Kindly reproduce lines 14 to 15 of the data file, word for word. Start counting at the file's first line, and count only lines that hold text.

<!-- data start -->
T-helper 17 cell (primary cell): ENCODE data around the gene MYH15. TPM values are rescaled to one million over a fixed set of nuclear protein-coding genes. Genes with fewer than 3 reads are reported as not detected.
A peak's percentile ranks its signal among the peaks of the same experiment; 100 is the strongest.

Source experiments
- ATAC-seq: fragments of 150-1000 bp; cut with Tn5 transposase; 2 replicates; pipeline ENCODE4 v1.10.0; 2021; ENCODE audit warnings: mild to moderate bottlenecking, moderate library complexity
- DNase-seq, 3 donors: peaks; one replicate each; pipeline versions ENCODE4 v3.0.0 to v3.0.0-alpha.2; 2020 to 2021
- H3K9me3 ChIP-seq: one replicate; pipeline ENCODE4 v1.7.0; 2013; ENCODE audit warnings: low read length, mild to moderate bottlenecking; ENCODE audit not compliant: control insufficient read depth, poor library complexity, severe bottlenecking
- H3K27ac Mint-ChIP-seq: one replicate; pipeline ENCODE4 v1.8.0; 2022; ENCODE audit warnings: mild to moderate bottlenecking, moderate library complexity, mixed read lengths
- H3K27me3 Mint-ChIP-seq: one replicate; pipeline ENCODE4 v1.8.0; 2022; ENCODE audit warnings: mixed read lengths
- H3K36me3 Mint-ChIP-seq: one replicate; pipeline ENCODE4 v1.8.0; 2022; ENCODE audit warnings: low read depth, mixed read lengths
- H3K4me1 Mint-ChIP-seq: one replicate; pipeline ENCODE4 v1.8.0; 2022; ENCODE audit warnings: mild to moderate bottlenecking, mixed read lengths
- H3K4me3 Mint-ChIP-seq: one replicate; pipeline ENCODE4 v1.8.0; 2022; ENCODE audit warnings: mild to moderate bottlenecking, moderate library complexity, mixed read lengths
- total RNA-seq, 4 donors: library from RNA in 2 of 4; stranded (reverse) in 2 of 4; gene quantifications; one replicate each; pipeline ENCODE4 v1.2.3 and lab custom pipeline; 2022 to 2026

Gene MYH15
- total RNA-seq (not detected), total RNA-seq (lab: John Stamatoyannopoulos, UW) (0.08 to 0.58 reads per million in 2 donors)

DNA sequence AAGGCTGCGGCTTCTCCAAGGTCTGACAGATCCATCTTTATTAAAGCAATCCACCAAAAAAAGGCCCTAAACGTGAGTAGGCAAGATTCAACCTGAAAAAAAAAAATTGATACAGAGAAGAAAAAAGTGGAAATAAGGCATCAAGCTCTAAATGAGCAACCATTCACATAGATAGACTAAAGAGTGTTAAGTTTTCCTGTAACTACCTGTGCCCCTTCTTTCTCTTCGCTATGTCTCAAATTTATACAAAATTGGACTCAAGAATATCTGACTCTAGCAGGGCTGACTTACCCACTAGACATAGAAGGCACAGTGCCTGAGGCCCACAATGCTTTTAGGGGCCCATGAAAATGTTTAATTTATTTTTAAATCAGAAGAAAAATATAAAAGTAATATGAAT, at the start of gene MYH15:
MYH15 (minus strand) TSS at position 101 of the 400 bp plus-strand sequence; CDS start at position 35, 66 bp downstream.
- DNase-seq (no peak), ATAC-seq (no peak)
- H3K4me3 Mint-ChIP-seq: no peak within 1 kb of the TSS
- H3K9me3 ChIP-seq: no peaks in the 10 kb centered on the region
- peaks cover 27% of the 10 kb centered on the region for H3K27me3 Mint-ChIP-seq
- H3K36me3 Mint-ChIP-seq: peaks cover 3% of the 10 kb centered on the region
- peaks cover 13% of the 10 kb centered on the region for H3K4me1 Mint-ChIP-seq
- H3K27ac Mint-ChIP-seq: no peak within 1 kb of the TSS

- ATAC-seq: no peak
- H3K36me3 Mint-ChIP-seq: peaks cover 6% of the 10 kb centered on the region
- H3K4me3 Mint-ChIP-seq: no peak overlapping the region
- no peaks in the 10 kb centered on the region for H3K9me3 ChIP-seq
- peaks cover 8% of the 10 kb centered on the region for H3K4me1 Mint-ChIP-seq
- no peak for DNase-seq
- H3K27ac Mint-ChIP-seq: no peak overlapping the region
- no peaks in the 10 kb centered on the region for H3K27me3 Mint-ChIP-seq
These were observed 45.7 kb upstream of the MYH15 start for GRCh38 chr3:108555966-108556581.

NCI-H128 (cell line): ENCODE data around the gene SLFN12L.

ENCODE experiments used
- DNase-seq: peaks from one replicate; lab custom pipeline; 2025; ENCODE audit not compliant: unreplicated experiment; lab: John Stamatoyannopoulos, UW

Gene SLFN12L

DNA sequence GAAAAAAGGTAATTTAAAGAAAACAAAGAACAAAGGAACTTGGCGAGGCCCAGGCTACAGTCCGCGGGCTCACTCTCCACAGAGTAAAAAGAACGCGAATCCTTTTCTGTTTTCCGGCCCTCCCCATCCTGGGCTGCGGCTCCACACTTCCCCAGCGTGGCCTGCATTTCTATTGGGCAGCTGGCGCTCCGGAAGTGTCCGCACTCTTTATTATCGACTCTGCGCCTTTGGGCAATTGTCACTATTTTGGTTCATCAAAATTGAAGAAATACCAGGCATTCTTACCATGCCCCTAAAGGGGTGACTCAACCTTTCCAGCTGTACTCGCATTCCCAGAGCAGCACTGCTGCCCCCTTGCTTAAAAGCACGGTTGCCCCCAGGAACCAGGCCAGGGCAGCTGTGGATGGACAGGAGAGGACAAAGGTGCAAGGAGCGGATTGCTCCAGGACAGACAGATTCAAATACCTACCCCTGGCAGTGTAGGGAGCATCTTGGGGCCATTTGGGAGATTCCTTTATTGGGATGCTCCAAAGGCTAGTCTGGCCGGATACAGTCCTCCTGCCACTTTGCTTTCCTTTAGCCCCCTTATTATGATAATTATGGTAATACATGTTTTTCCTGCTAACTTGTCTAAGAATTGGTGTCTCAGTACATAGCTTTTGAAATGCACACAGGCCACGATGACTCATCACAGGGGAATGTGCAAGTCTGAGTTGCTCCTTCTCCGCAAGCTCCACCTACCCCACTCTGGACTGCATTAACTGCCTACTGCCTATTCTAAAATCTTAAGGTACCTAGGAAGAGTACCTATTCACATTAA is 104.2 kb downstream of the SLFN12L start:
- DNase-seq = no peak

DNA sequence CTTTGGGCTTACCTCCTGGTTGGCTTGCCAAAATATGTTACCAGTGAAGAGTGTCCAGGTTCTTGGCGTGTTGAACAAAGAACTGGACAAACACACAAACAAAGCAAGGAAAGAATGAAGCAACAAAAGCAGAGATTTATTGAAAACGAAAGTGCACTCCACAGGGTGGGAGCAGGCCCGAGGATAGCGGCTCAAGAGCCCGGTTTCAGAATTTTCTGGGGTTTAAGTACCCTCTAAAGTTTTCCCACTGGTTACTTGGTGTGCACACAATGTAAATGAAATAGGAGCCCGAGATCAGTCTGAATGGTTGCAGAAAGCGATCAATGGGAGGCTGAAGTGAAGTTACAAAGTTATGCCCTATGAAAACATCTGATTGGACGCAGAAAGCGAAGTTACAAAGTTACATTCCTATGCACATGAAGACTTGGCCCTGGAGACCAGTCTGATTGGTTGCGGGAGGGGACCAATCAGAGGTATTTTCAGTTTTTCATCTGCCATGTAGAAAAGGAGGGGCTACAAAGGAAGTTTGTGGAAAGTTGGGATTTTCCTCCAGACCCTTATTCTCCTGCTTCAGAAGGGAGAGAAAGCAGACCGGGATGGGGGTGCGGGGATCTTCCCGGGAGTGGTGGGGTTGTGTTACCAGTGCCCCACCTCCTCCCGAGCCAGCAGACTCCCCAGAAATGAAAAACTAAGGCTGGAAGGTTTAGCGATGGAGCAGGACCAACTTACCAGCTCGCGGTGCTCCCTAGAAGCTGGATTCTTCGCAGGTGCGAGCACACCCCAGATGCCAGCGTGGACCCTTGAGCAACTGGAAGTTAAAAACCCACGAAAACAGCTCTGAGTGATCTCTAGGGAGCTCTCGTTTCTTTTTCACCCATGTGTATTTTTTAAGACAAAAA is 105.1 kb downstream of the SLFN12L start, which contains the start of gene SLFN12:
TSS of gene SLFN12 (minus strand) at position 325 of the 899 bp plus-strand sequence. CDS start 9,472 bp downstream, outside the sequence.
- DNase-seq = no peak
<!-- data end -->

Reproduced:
- total RNA-seq (not detected), total RNA-seq (lab: John Stamatoyannopoulos, UW) (0.08 to 0.58 reads per million in 2 donors)

DNA sequence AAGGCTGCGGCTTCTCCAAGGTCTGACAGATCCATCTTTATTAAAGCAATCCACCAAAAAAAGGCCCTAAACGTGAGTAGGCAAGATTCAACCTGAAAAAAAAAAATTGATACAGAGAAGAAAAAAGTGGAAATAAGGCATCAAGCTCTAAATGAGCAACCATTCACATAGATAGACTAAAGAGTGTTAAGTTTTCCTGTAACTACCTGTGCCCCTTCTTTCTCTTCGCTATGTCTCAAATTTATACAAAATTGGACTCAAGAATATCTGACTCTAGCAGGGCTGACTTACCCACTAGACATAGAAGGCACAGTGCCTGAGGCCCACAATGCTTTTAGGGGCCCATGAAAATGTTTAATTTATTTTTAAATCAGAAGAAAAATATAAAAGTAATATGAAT, at the start of gene MYH15: